Disclaimer: We are not mental health professionals. What follows is general advice. If you, your friend, or your child needs help, please contact a mental health professional. Some resources are listed at the end of this blog.
The Glass IS Half Full –
The end of high school brings a major transition that can be at times both exciting and scary. It is important to remember that at this transition emotions can run high – for both students and parents – and your mental health is critical.
First, please make a point to take care of yourself. Get enough sleep and exercise, and eat nutritious and healthful food. This can be challenging because senior year in high school can get quite busy with relentless pace. But eating well and getting enough sleep are the first critical steps in self-care.
Always remember that you are much more than your test scores and grades. Colleges will look at your entire application with a “holistic” view. That means they will consider your activities, jobs, letters of recommendation, volunteer commitments, essays, awards, etc., as well as your grades and scores. In other words, they want to know “who you are.” You are an interesting and worthwhile person with a unique background.
Many Different Ways to Get There –
There is not just one single path to success. Some people go to college at a name-brand university, while others graduate from state schools. Others may end up starting at community college before transferring to a 4-year university. And others may opt for trade school or an associate’s degree. People from all these paths go on to live fulfilling and happy lives. Bottom line – where you go to college is neither who you are nor who you will be.
Be Realistic and Honest –
College admissions to highly competitive and elite institutions have become increasingly tight. This is not to say you should or should not apply to such schools, but be realistic about admissions statistics. We have previously posted about the “Middle 50%” of SAT scores at several universities here. This is meant as a guide to give you some idea of the range of students at that school. It is also important to consider the percentage of applicants who are admitted. If this percentage is 15% or lower, your excellent grades and scores alone will not guarantee admission. So, while you may have scores that appear to fit these “brand name” institutions, their selectivity implies that admission is still difficult to attain. But no worries! There are plenty of other institutes of higher education that will welcome you.
If you are not yet in your junior year, please do not select activities you want to pursue based on what you think a given university would want you to do. Rather, you should follow your own passions and do what gives you joy. Decide your courses based on what interests you.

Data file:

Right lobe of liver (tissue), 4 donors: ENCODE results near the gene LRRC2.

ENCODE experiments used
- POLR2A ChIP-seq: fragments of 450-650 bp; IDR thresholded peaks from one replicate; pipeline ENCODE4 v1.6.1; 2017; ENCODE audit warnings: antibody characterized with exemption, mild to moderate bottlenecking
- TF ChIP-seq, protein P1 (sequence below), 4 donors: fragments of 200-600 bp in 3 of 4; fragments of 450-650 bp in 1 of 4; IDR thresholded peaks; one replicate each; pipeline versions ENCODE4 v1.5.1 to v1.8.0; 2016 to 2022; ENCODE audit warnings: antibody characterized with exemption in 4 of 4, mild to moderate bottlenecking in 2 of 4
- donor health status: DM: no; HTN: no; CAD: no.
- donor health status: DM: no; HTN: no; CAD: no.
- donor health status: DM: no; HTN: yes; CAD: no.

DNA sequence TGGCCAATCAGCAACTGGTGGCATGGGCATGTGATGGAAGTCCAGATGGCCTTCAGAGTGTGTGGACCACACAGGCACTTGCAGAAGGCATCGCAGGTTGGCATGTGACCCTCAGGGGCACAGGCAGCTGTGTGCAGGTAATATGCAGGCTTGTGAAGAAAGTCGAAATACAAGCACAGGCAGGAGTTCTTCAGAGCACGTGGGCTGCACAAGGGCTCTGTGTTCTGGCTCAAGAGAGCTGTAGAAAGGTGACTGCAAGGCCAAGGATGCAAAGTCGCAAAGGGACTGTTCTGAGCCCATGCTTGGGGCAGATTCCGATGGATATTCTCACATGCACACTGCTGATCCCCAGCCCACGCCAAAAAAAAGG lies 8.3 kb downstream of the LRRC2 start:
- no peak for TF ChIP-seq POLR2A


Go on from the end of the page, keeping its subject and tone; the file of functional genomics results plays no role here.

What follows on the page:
Be a Force of Positivity –
Life is not a competition between you and your friend or the “other smart kids in your HS.”
Once you realize that you can celebrate your friend’s success rather than feeling jealous or annoyed that you did not get that accolade, you are freeing yourself to see the good in the world. Don’t be that person who sabotages another student’s science experiment as a means to get ahead in class. Be that good person who you would want as a friend. Your goal should be the best at being you.
Test Prep –
While it may seem hard to fathom how you could possibly add a tutor-led test prep program into your already busy junior year of HS, that preparation and your tutor will in the end help reduce your stress and be an ally in your corner. Going into the SAT/ACT or AP tests well-prepared with the help of a Mindfish tutor definitely reduces the stress and anxiety associated with these high-stakes tests.
Avoid Reinforcing Negative Self-Talk –
Be kind to yourself. Don’t let perfectionism prevent you from enjoying life’s twists and turns. Rise to the challenges, and enjoy the ride.
If you do not get into your dream school, perhaps you can start at another college that did accept you, and you might realize you love it there. Or perhaps a year later you can apply to transfer. Or start at a community college. There is no single path that guarantees happiness.
Know When You Need Help and Ask for It –
If you’re struggling, please know that you are not alone. Get the help you need. You deserve it.
Here are a few resources for finding mental health support:
- Psychology Today – Find a Therapist (https://www.psychologytoday.com/us/therapists). This resource allows you to search for clinicians by state, insurance, issues, gender, etc.
- Sondermind (https://www.sondermind.com/) Similar to the previous resource.
Here are some resources for mental health crisis support:
- National Suicide Prevention Lifeline (https://988lifeline.org/)
- The Trevor Project (https://www.thetrevorproject.org/) for LGBTQIA+ students
Positive quotes to contemplate:
“Everything happens for a reason.” – Said every mother, often
“There is always light. If only we’re brave enough to see it. If only we’re brave enough to be it.” – Amanda Gorman
“Every strike brings me closer to a home run.” – Babe Ruth
“Be yourself, everyone else is already taken.” – Oscar Wilde
“Life is like a bicycle. To keep your balance, you must keep moving.” – Albert Einstein
“A winner is a dreamer who never gave up.” – Nelson Mandela
“Sometimes, when things are falling apart, they may actually be falling into place.” – Unknown
“When I was a boy and I would see scary things in the news, my mother would say to me, ‘Look for the helpers. You will always find people who are helping.’” – Fred Rogers
“Choose to be optimistic, it feels better.” – Dalai Lama
“The key to life when things get tough is to just keep moving. Just keep moving.” – Tyler Perry
“Believe you can and you’re halfway there.” – Theodore Roosevelt